With a jackpot of €175m, last night's EuroMillions draw has set a record for the biggest win in Ireland.
It's the 14th jackpot win in Ireland since the country joined the EuroMillions in October 2004, along with Austria, Belgium, Luxembourg, Portugal and Switzerland.
France, Spain and the UK joined eight months earlier.
So how does Ireland's jackpot record stand up?
If we look at it in terms of wins compared to population, Ireland ranks as the third luckiest country - behind Portugal and Luxembourg, and just ahead of Belgium.
With 2.14% of the population of the nine countries that play EuroMillions, and just under 3.5% of the total 402 jackpots, Ireland is punching above its weight.
By this measure though, we should really be talking about the luck of the Portuguese - with 4.61% of the population, and a whopping 16.9% of the jackpots.
Bottom of the table? It's the UK, with just 18.7% of jackpots, despite having over 29% of the population.
Of course, this is a far from perfect way to measure luck - it doesn't take into account how many people in each country actually play the game, or how many lines they buy.
And while the UK and France actually underperform when you look at jackpots by population, the fact that they have been playing for longer complicates things too. (Spain slightly overperforms by this metric).
Furthermore, while the odds of winning remain the same (very long, more on that below), there are slightly different systems in play in different countries too.
The Austrian, Belgian, French, Luxembourgish, Portuguese, Spanish and Swiss lotteries sell so-called ‘system’ tickets, where you can choose more than the standard five numbers and two lucky stars, and the different possible combinations are generated automatically.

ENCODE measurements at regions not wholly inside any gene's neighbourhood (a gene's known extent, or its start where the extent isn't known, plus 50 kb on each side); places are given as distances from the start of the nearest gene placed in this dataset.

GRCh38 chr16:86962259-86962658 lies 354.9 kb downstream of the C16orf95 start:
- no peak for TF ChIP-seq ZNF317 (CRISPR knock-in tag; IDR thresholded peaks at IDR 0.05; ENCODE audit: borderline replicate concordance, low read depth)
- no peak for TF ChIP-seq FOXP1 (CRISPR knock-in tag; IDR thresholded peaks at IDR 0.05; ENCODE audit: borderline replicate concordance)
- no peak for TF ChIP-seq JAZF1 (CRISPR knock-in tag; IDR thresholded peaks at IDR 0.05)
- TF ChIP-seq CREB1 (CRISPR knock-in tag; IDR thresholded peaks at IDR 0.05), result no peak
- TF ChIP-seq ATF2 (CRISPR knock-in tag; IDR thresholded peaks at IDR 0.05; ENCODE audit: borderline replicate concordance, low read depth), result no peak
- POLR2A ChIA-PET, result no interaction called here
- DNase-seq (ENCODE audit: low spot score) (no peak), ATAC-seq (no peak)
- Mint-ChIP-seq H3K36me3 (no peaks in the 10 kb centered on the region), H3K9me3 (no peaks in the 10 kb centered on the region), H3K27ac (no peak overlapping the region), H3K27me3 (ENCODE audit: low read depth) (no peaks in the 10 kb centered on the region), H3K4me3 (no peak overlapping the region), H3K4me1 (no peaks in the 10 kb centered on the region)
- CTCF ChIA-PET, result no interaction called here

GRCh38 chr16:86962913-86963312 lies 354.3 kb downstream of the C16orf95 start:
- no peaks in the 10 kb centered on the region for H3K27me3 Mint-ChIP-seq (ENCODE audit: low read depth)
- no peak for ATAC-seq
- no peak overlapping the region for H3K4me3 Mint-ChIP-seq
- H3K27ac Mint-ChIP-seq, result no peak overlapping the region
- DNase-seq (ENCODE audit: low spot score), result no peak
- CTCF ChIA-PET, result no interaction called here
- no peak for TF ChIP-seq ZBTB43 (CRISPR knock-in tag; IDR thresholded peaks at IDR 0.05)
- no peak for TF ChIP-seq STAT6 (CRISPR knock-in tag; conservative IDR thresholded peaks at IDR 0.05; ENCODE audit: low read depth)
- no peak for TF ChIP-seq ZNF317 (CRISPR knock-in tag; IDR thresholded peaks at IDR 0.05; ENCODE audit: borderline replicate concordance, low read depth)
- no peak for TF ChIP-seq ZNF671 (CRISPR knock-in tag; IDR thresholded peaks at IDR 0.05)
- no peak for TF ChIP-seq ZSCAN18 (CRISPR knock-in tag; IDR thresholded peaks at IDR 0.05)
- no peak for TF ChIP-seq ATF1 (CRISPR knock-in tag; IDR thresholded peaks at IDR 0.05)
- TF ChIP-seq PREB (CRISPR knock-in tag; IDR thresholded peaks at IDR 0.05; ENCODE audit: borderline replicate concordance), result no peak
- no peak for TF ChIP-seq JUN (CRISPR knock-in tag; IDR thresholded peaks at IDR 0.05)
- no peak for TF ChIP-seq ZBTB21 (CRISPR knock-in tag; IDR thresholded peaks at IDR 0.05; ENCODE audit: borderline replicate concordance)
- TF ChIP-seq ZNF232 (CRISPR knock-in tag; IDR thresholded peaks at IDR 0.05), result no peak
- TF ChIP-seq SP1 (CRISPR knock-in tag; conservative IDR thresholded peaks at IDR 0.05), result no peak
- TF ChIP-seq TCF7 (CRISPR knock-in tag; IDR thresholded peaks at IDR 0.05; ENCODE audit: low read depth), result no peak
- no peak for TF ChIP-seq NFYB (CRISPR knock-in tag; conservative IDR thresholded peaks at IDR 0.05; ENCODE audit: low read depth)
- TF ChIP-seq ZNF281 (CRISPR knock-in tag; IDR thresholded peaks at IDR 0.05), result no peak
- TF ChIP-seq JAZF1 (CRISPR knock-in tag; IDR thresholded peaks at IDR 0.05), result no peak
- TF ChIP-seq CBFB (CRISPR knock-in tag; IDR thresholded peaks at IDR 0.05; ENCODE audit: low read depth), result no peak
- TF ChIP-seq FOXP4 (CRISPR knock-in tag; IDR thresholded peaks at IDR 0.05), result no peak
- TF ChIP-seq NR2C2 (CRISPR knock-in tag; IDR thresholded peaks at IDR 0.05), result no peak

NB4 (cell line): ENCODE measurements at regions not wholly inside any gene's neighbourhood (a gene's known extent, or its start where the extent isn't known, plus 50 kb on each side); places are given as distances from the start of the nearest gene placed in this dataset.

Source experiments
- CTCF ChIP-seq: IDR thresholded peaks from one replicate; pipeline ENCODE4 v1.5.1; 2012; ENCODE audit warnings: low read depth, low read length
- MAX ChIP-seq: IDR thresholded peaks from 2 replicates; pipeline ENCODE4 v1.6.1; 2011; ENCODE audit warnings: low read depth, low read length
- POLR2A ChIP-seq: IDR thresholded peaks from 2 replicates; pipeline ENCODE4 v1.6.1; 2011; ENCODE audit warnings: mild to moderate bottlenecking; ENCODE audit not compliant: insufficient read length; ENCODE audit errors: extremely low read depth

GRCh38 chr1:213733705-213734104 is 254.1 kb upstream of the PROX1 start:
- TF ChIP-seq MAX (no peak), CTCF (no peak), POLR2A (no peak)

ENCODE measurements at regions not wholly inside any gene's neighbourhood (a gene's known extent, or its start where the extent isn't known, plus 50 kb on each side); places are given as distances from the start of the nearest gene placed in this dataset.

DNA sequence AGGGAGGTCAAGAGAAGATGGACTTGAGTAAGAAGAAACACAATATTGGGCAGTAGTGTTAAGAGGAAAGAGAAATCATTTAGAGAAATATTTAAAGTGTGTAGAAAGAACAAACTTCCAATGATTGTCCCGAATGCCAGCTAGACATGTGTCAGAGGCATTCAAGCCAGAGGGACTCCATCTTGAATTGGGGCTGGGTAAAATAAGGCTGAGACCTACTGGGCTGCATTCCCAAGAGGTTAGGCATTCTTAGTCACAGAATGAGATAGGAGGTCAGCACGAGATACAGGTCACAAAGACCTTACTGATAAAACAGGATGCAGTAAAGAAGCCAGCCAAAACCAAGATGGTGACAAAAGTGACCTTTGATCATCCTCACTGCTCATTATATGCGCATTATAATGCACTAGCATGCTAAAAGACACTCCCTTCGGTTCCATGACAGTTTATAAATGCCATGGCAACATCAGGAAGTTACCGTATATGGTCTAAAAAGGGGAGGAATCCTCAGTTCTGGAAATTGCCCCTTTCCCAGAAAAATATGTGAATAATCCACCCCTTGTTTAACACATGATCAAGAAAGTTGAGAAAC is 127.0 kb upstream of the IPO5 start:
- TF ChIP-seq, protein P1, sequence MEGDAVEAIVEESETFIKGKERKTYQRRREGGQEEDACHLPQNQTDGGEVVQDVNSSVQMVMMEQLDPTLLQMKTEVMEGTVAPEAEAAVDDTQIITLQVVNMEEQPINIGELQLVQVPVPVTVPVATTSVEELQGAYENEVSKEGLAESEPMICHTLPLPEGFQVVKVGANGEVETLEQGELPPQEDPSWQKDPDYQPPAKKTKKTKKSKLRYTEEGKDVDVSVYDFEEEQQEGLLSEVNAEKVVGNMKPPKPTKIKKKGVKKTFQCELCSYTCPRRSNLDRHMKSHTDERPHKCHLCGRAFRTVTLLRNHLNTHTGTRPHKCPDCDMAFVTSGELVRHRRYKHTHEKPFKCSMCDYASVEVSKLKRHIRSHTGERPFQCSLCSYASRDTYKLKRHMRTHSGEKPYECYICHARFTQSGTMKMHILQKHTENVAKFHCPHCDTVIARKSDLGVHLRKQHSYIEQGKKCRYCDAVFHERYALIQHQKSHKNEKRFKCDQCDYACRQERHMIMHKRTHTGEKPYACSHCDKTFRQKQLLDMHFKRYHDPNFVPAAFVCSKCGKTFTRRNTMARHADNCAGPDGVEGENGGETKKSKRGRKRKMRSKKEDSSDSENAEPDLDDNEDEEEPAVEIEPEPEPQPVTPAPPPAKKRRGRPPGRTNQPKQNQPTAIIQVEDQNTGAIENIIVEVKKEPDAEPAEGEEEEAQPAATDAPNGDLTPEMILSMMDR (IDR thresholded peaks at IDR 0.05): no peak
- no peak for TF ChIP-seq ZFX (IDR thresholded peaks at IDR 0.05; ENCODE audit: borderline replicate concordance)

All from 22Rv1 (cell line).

System tickets cost more, naturally, as they will include more lines, increasing the chance of winning.
Ireland and the UK do not allow tickets to be sold by this method, though of course players could do the work themselves.
So what are the chances of winning?
To win the EuroMillions jackpot, you need to match five numbers from a pool of 50, and two ‘Lucky Stars’, from a pool of 12.
The chances of doing that? An astronomical one in 139,838,160.
Last night’s jackpot was an outlier: the average jackpot win is €50,294,579.
If you match all five of the main numbers, but only one of the lucky stars, you stand to win an average prize of €446,753. The odds of doing that are a comparably favourable one in 6,991,908.
The prizes in the National Lottery’s Lotto are smaller, but the odds of winning are better, albeit still a very low chance of scooping a jackpot.
With players required to match six balls out of a pool of 47, the odds of winning the jackpot are one in 10,737,573.